Election Commission rejects PKDM chief Peter Anthony as Tenom candidate due to past conviction (VIDEO)

Malay Mail
Malay Mail

KOTA KINABALU, Nov 5 — Datuk Peter Anthony, president of the fledgling Parti Kesejahteraan Demokratik Masyarakat (PKDM), has been barred by the Election Commission (EC) from contesting as a candidate in year’s general election in an incident that sparked furious protests from his supporters.

The Tenom hopeful was told that he was disqualified from running for the Sabah interior parliamentary seat after going through a vetting process due to a previous conviction.

“As a dominant party with winning potential, there will always be something.

“Whatever it is, don’t let this get us down. Stay calm and keep your spirits up,” he told his supporters outside the Tenom nomination centre this afternoon, after a riot broke out earlier that forced police personnel to fire tear gas canisters to disperse the unruly protesters.

Police are expected to issue a statement on the incident later.

Peter, whose party is contesting seven other parliamentary seats in Sabah, said his nomination was rejected late during the application process.

“At first everything was going smoothly. At 9am and 10am, there were no problems. I even drew the candidate number 1, but then as we were about to leave there was instruction from KL to reject my application,” the Melalap assemblyman told his supporters.

Peter, a former Sabah infrastructure development minister, was found guilty of forging a letter in 2014 from the office of the Universiti Malaysia Sabah deputy vice-chancellor for a system maintenance contract work.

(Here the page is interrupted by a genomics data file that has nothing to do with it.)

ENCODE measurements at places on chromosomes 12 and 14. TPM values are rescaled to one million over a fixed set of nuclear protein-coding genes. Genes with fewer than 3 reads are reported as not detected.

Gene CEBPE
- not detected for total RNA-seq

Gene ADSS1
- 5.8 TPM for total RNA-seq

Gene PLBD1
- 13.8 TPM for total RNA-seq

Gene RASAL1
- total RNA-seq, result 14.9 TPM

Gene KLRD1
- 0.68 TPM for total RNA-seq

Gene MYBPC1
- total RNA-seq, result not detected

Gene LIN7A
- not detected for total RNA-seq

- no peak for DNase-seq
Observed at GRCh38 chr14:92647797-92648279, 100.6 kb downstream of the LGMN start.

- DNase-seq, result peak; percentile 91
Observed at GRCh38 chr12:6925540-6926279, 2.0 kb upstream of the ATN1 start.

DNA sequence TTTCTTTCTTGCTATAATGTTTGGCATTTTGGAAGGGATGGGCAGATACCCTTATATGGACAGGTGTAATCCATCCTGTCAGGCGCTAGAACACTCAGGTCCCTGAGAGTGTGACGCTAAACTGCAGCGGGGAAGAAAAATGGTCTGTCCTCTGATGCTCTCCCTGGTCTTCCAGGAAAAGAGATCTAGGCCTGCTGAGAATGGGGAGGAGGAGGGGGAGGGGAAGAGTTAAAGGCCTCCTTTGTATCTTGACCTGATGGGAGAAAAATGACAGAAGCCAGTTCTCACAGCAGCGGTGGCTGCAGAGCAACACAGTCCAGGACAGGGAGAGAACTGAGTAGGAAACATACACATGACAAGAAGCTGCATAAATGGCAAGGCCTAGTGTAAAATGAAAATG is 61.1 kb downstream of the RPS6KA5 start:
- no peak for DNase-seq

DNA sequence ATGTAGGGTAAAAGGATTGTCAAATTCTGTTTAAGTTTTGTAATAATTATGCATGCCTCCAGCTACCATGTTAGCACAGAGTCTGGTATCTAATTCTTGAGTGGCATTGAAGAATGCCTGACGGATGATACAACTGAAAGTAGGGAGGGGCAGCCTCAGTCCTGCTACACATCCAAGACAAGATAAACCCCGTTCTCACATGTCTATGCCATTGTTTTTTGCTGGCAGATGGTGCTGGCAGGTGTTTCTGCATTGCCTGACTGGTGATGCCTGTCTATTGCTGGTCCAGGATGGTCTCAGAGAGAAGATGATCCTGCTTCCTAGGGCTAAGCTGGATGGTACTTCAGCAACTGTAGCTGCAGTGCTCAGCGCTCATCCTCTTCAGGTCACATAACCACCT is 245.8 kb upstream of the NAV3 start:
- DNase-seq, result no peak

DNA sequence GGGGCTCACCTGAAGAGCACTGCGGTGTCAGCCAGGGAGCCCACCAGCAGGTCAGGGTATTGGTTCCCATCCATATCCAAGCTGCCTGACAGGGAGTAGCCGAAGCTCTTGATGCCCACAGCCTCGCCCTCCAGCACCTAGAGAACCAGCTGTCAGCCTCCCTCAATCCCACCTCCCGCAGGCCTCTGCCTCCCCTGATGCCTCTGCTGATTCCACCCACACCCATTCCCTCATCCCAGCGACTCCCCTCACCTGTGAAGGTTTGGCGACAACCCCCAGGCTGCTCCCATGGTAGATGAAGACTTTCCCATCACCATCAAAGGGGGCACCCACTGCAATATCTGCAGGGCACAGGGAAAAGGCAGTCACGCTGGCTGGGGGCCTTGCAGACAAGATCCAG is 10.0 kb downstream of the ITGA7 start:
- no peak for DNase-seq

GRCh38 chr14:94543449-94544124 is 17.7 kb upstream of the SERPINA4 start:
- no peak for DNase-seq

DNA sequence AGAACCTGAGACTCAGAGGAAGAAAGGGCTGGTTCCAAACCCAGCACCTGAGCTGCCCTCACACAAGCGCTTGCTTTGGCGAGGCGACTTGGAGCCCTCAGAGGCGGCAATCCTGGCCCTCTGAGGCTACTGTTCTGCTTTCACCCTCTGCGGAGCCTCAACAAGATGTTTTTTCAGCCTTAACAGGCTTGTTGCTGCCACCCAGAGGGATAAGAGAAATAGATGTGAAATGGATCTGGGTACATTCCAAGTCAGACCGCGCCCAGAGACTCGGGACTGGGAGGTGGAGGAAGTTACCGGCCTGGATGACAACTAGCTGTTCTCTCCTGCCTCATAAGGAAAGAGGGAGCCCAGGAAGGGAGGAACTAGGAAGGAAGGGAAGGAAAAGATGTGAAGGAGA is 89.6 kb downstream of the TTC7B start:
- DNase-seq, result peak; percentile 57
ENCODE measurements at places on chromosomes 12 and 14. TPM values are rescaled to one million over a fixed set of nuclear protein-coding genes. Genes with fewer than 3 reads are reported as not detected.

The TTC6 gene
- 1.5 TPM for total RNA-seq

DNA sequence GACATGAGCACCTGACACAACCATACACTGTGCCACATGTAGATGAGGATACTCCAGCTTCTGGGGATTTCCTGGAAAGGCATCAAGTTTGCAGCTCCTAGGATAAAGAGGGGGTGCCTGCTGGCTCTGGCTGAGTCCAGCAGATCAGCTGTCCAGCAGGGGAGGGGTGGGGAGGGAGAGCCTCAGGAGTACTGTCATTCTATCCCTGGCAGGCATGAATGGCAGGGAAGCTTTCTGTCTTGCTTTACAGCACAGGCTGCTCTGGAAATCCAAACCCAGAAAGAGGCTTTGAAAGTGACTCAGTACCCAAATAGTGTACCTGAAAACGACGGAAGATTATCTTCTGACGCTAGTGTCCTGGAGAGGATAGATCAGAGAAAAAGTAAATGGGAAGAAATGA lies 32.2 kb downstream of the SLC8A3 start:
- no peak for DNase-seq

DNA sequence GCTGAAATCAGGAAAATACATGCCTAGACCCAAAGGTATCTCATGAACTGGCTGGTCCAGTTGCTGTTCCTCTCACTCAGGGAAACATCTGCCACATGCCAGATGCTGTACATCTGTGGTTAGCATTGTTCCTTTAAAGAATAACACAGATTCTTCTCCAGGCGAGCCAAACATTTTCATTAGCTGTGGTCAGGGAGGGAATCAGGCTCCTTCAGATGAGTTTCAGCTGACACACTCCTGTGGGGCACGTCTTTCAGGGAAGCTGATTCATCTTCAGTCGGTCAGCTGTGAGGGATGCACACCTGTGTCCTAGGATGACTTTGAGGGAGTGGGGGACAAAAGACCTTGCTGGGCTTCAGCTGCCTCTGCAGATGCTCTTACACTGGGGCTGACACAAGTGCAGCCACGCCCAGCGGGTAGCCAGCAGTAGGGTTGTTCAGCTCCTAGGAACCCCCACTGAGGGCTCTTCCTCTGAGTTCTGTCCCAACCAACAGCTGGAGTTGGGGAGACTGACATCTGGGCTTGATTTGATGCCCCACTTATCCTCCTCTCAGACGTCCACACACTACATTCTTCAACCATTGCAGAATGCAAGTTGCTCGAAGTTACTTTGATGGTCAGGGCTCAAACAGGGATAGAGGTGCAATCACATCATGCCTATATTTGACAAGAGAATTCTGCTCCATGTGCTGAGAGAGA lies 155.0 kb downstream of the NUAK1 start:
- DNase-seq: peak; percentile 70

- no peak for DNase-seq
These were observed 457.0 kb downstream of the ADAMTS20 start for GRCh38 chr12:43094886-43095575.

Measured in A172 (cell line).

The Sessions Court in Kuala Lumpur sentenced him to a three-year jail term and RM50,000 fine back in August.

Peter has applied for a stay of execution on the jail term, but paid the fine.

Under Article 48(4) of the Federal Constitution, convicts who have been sentenced to a jail term of more than one year or a fine of not less than RM2,000 and has not received a free pardon, are disqualified from public office.

At a press conference later, he reiterated that the objection was not from the returning officer, whom he claimed had received and approved his supporting documents, and was about to announce the candidates when a call came from the commission’s headquarters.

“We told them that the objection period had already passed. Why at the last minute – almost noon – was there only an objection? They said that the state EC was not objecting but the problem was at the HQ level,” he said.

Peter said he would file a police report and take legal action to determine if he had the right to contest.

“We won’t give up or stop here. I will ask the court to decide whether or not I am qualified to stand,” he said.

He also thanked his supporters for their backing, even though some had rioted over his rejection.

“I also apologise for the inconvenience and trouble during the nomination process,” he said.

Sabah police commissioner Datuk Idris Abdullah also held a press conference later to clarify the sequence of events, and said no arrests were made.

He did not touch on the use of tear gas to break up the riot, but confirmed that supporters had tried to swarm the nomination centre after Peter’s rejection.

Chief Minister Datuk Hajiji Noor has criticised the incident today, and asked all parties not to be emotional over events.

“Please ensure people stay calm to ensure smooth running of the process,” he said, before asking authorities to look into the cause of the incident.